Hackney buses: Council takes on TfL over cuts to frequency and routes – and wants to know what you think
PUBLISHED: 14:11 15 March 2018 | UPDATED: 16:18 16 August 2018
Hackney Council has locked horns with TfL chiefs over cuts to 16 of Hackney’s bus services – because bosses believe the public was never properly consulted.
The town hall is running a six-week questionnaire for anyone who uses buses in the borough.
Despite the arrival and extension of the Overground over the past decade, Hackney has no Tube stations and some 26 per cent of people here rely on services such as the 48 and N38 – which have seen a recent decrease in frequency – as their main mode of transport.
The Gazette gauged public opinion at bus stops near Hackney Central on Friday.
One commuter, Mike Anthony, told the Gazette: “They need more buses on the N38, not less.
“They are already too packed on the weekend.”
Another, a woman who asked to remain anonymous, said she had recently had her bus pass stolen on the overcrowded service.
Neighbouring businesses are also being affected. Sarah Hood, manager of the Pet Shop in Amhurst Road, told the Gazette some of her employees “can no longer get to work on time after doing the school run”.
The consultation asks: “How frequently do you use the bus services in Hackney,” and: “What improvements would you like to see?”
TfL said in response: “It is public knowledge that numbers on buses are going down.
“We want people to engage with us and we will listen to them.
“We are always going to listen when councillors are lobbying.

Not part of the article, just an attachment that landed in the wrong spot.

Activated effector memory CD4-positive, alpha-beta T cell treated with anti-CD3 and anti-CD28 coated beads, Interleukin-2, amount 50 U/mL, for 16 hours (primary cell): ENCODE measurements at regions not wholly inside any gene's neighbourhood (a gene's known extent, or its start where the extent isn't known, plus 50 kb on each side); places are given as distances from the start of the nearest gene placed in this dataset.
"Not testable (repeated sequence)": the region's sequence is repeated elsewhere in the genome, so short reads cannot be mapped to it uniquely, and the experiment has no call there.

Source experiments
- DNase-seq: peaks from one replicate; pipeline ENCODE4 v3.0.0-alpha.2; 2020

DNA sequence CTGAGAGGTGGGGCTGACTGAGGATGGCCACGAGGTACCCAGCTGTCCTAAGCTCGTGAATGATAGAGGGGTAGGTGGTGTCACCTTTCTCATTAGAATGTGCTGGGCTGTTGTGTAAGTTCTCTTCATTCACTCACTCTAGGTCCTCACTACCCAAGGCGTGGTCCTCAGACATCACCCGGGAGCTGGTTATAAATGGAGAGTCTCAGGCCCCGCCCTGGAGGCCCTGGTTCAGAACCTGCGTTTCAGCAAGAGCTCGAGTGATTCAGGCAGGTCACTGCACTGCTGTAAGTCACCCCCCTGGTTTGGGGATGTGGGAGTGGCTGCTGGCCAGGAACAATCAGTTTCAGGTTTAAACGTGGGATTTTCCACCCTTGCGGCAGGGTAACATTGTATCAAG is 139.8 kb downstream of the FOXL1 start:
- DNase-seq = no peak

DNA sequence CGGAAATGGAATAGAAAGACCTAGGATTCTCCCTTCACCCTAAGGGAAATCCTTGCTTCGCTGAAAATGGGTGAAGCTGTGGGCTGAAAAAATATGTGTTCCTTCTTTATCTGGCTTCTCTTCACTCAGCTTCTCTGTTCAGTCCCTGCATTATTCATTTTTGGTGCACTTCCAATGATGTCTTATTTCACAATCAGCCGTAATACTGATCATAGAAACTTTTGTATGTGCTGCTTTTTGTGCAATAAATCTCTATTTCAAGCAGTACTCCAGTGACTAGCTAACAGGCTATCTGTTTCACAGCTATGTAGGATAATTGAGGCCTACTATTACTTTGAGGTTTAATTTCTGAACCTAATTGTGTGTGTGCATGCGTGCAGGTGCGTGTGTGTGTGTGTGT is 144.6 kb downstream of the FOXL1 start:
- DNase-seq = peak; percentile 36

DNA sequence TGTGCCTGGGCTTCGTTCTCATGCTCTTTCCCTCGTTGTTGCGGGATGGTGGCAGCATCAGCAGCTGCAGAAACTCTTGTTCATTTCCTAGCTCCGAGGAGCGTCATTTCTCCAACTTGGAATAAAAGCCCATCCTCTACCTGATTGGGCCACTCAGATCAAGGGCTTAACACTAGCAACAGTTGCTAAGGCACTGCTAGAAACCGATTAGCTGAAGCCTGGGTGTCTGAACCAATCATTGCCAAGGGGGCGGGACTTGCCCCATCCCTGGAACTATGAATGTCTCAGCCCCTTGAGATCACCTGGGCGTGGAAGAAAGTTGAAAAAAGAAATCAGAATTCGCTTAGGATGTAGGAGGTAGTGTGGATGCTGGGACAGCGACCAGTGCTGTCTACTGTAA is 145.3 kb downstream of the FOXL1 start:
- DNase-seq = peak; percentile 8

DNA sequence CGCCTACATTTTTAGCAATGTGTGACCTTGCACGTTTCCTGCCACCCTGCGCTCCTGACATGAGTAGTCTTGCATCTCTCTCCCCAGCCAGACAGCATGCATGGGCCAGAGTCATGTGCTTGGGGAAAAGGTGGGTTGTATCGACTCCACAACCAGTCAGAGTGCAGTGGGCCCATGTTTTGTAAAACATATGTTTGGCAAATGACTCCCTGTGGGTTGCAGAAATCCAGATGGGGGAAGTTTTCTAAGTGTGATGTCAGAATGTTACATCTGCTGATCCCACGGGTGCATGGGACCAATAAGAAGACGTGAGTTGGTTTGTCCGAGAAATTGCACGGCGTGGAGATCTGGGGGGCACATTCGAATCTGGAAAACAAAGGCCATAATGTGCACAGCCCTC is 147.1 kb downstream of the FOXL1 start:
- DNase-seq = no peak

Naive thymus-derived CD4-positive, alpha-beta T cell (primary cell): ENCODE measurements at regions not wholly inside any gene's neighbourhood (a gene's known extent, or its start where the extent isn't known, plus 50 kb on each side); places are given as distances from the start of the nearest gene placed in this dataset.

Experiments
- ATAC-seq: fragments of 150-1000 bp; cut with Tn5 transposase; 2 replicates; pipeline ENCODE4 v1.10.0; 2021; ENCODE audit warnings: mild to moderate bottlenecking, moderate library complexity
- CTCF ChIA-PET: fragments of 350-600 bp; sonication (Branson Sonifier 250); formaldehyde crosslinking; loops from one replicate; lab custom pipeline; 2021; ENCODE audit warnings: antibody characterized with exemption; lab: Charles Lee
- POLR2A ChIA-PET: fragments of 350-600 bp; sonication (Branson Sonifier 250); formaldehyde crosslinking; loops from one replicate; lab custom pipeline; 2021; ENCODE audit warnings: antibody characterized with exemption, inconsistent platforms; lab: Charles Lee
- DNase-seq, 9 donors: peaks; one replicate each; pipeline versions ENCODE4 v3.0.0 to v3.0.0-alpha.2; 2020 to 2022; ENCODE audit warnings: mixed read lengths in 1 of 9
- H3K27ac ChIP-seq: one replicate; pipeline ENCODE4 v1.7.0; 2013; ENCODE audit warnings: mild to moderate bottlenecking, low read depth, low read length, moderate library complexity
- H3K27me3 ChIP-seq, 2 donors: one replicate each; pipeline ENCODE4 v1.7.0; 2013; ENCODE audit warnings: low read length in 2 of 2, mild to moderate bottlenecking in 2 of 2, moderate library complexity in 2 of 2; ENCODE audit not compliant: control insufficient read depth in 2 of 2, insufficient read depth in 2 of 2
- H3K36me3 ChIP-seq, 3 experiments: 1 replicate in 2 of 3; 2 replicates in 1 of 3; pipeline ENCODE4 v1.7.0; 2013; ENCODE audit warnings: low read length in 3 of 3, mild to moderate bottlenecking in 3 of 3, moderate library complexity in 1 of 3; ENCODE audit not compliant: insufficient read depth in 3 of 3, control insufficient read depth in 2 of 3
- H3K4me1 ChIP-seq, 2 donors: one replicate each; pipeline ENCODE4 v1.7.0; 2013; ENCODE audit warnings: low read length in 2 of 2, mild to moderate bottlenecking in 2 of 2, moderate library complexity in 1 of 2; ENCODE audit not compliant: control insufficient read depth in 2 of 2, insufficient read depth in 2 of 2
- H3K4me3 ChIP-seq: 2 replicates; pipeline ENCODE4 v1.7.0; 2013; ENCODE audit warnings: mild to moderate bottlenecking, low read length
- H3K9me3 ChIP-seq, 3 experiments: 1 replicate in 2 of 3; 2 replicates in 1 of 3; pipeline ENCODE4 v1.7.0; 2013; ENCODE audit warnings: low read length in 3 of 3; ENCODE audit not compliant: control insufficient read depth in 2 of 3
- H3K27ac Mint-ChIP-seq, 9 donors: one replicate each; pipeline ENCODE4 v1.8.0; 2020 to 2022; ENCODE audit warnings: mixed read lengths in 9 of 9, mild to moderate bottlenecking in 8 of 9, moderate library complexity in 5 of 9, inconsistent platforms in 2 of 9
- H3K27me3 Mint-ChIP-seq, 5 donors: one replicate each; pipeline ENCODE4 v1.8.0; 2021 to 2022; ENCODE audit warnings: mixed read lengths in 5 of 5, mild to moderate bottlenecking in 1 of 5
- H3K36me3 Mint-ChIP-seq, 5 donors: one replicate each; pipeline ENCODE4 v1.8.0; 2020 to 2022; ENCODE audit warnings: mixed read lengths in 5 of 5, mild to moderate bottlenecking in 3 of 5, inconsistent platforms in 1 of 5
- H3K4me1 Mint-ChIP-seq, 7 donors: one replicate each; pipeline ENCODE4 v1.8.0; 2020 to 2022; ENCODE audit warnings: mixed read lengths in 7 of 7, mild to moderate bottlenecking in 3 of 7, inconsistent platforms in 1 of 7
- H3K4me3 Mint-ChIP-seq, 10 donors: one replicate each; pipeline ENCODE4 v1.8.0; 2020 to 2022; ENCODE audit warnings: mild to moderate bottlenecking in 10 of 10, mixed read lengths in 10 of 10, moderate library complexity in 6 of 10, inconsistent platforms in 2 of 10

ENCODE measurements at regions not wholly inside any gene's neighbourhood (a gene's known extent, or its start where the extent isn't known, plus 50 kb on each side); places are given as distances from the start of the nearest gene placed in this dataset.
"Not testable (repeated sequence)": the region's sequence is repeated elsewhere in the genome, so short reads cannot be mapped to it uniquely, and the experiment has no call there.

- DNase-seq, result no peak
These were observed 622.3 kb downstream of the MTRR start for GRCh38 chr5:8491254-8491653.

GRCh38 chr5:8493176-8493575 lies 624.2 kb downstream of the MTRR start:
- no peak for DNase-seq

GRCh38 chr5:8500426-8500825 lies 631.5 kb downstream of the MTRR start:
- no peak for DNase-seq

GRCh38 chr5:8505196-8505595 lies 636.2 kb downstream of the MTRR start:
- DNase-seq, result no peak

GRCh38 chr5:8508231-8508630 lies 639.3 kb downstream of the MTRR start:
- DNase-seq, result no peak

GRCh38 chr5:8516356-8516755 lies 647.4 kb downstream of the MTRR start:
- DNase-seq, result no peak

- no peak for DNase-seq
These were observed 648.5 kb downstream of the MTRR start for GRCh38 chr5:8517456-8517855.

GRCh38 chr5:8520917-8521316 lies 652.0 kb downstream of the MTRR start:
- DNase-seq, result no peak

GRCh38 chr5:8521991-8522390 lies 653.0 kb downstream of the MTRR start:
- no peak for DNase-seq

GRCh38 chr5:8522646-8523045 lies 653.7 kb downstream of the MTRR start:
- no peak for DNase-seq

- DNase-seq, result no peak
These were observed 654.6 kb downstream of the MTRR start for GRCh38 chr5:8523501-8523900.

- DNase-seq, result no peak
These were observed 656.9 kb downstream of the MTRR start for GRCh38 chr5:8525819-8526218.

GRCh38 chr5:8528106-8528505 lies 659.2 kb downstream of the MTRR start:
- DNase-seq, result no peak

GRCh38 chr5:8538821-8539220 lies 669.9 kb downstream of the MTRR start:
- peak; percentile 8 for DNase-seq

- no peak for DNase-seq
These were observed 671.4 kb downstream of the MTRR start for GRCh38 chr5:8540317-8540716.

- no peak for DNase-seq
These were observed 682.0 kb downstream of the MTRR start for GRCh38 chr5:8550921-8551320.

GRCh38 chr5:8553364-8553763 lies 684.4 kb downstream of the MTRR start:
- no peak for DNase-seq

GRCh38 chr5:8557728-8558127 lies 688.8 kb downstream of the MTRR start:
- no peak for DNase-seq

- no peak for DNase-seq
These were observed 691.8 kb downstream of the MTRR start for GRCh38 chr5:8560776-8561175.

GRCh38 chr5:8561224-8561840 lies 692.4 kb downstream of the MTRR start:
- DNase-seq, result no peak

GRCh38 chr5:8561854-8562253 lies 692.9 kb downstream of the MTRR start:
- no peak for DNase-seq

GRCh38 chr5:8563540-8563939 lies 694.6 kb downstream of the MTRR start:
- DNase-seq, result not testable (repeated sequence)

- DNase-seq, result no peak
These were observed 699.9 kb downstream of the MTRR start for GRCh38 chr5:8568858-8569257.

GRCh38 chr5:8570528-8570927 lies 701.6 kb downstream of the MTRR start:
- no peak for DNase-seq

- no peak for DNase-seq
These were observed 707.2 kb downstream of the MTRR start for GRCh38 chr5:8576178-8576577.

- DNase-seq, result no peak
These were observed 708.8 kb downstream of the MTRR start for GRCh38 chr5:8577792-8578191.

“But we have a limited number of buses and a limited pot of money.”
A bus driver on one of the affected routes, who also asked to remain anonymous, believes Boris bikes share some of the blame for the decrease in bus users – as well as the opening of the Night Tube.
“It is no longer a service for the people,” he said. “It is now a business.”
Hackney’s transport chief Cllr Feryal Demirci said bus services through Hackney were just as important despite the opening of the Overground.
“Hackney is more connected than it used to be,” she said, “but there are still very few train and Tube stations compared with other parts of London.
“There are some things we could do on our roads to try and reduce delays, like getting rid of car parking to free up road space, adding bus gates that mean only buses can use certain routes, or extending bus lane hours.”
With further cuts expected later in the year, Hackney hopes the consultation will “inform future campaigns and discussions with TfL”.
The consultation closes on April 27. Visit the council’s consultation web page to answer it.